As I’ve mentioned before, I try to stay away from politics. However, every now and then I can’t help putting a toe in. Watched tonight’s State of the Union and was pleasantly surprised by a seemingly liberated Obama. I think this was his best SOTU to date. It was simple and direct, but powerful. Here’s a few other reactions from my favorite blogs:
JOSH MARSHALL – JANUARY 28, 2014, 10:46 PM EST
I mentioned during the speech that the President seemed to have a bit more jump in his step than I expected, perhaps more than the dented poll numbers and sense of malaise hanging over the White House would suggest. The mere words of the speech are here. But the words of a State of the Union speech are like a libretto which is seldom the real essence of an opera or symphony. That’s the score.
What was the music the President was playing?
There was a lot of talk in advance about the President throwing down the gauntlet and doing a lot through executive action. And then more recently that the essence of the speech would focus on rising economic equality. Both were there. But I took a somewhat different message from listening to him deliver it.
I’d sum it up in two words: “Whatever, guys …”
Gone from the speech was what I’d heard in pretty much every other Obama State of the Union, pressing bipartisan cooperation, finding common ground, pushing points of agreement. There wasn’t a contrary note. It was more just ignoring the whole thing, as though the President were saying, “Okay, guys, I get it. You won’t do anything. Okay. Fine.”
Basically, let’s not play that charade anymore.
Partly, he has Obamacare, which he sees as his principal legislative accomplishment. It’s still not popular. But neither is repealing it. And the numbers are starting to move in its favor. But as much as anything he said to the Republican opposition, “Fine. You’re against it. It may hurt us. But it’s not going anywhere. So it’s just done. Whether you want to realize it or not.”
He also pointed to a handful of things he’ll do through executive action.
But as much as anything he seems comfortable (perhaps in some way liberated) with the fact that the legislative phase of his presidency is most likely over and seemed to be announcing what we call its rhetorical phase, using the bully pulpit to point a path for the country to move forward, using executive authority to nudge it forward where he can but mainly leaving a Congress that refuses to function to its own devices.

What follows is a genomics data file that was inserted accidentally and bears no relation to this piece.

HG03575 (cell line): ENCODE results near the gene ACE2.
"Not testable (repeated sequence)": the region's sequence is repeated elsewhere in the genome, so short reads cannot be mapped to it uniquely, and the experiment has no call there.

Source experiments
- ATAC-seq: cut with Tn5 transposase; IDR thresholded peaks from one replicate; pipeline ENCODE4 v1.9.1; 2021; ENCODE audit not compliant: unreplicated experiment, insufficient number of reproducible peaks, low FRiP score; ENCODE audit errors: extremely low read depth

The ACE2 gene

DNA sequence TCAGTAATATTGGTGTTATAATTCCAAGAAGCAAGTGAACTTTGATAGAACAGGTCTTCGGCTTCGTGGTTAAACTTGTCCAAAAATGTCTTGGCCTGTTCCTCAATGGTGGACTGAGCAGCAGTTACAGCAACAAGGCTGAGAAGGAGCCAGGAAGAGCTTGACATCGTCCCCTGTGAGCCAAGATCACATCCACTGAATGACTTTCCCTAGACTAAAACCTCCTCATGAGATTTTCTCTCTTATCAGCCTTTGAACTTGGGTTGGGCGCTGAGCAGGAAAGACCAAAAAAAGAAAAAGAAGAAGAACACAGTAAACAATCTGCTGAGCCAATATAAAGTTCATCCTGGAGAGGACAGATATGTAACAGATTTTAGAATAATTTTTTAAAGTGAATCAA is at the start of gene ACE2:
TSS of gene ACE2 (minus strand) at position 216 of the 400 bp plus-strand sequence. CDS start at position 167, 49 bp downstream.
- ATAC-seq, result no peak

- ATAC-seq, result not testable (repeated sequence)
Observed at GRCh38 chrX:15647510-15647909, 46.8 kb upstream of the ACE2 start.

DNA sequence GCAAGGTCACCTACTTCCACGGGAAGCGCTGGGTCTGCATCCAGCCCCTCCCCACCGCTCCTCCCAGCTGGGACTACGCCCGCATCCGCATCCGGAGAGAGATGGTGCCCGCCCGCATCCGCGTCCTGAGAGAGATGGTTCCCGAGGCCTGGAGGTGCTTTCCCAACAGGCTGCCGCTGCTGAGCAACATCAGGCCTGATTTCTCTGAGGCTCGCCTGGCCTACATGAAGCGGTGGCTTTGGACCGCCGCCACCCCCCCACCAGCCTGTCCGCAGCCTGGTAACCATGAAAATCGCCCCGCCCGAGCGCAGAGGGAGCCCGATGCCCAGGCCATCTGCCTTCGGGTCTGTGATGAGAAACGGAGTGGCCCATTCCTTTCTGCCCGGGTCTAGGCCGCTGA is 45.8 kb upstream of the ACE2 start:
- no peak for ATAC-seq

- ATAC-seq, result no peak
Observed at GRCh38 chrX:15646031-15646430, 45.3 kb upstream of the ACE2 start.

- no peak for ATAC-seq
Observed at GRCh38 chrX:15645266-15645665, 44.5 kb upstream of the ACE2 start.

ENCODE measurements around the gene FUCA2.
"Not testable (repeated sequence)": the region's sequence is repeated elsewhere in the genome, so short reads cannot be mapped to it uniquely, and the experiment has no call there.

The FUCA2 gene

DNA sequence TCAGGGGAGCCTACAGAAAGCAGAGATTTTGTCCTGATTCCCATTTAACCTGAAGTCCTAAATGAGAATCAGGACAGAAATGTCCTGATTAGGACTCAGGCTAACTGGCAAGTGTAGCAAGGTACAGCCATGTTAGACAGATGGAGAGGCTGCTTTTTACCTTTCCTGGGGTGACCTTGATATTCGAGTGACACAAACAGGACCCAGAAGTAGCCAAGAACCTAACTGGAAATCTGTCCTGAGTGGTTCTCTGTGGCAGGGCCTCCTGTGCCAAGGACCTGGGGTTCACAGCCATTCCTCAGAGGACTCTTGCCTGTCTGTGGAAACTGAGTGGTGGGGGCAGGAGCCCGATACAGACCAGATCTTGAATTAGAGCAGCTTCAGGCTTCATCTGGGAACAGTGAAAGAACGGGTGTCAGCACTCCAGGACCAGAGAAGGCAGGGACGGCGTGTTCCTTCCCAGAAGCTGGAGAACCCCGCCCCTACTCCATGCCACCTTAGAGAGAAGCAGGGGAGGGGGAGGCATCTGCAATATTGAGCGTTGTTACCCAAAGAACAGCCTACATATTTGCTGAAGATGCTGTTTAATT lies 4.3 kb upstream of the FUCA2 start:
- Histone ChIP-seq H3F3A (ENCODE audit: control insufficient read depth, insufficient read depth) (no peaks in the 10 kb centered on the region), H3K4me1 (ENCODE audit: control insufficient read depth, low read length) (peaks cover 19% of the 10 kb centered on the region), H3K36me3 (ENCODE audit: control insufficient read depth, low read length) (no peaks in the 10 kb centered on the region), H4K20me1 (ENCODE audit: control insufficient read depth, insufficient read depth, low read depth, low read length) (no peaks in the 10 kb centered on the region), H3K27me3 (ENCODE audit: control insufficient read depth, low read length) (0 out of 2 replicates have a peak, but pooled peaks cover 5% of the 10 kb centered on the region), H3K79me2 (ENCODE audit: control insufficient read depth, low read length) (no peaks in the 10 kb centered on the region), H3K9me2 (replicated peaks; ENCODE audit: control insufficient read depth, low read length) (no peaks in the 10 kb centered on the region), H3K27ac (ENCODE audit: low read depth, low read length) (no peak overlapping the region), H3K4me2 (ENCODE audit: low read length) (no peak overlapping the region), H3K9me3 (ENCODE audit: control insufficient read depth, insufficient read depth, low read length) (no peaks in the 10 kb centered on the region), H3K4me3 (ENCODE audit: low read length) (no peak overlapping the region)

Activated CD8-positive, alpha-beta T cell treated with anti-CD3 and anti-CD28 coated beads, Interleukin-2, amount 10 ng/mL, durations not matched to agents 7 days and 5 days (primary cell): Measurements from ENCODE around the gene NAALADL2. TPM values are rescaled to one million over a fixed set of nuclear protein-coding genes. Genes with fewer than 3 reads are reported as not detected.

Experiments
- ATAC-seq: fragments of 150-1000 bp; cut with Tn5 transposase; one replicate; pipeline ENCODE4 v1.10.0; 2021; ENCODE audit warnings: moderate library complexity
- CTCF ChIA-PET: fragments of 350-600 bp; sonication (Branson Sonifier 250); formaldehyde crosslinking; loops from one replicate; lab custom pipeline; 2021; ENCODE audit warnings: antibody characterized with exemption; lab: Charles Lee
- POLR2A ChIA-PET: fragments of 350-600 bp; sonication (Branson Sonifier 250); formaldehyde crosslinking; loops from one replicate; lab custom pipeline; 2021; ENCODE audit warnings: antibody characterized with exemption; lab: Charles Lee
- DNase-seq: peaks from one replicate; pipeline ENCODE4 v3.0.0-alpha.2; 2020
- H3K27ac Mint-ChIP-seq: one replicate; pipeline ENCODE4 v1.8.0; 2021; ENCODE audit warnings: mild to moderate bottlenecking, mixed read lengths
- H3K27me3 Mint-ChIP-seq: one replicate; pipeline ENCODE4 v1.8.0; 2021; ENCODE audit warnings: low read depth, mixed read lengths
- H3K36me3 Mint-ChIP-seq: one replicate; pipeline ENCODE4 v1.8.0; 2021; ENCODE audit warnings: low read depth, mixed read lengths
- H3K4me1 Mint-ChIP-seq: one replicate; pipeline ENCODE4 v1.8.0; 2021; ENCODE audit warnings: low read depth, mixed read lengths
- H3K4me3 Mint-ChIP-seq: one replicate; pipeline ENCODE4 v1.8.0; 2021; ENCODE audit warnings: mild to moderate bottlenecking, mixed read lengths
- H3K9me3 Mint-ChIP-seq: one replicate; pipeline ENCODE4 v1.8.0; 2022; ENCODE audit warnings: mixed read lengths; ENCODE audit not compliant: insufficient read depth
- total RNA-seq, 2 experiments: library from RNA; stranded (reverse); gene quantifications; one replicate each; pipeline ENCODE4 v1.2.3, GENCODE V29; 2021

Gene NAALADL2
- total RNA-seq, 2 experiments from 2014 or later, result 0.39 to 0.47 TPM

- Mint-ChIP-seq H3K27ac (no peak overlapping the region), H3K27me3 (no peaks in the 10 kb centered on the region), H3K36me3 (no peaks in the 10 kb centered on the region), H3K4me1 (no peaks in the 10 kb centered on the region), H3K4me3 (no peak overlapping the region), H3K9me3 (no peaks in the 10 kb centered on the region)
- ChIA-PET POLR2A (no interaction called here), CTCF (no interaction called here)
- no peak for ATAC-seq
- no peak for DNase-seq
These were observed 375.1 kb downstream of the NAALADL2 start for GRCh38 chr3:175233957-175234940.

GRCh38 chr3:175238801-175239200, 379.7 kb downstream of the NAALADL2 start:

By the end I thought that was the snap in his step, the greater potency than I’d been inclined to expect.
They say history is written by the winners. What I heard him saying was that he wants and will start writing the history of the future with his presidency, even if his ability to put it into effect may be limited.
Andrew Sullivan – The Dish
10.22 pm. The metaphor of the soldier slowly, relentlessly, grindingly putting his life back together was a powerful one for America – and Obama pulled off that analogy with what seemed to me like real passion. One aspect of his personality and his presidency is sometimes overlooked – and that is persistence. He’s been hailed as a hero and dismissed as irrelevant many times. But when you take a step back and assess what he has done – from ending wars to rescuing the economy to cementing a civil rights revolution to shifting the entire landscape on healthcare – you can see why he believes in persistence. Because it works. It may not win every news cycle; but it keeps coming back. If he persists on healthcare and persists on Iran and persists on grappling, as best we can, with the forces creating such large disparities in wealth, he will look far, far more impressive from the vantage point of history than the news cycle of the Twitterverse sometimes conveys. This was True Grit Obama. And it was oddly energizing.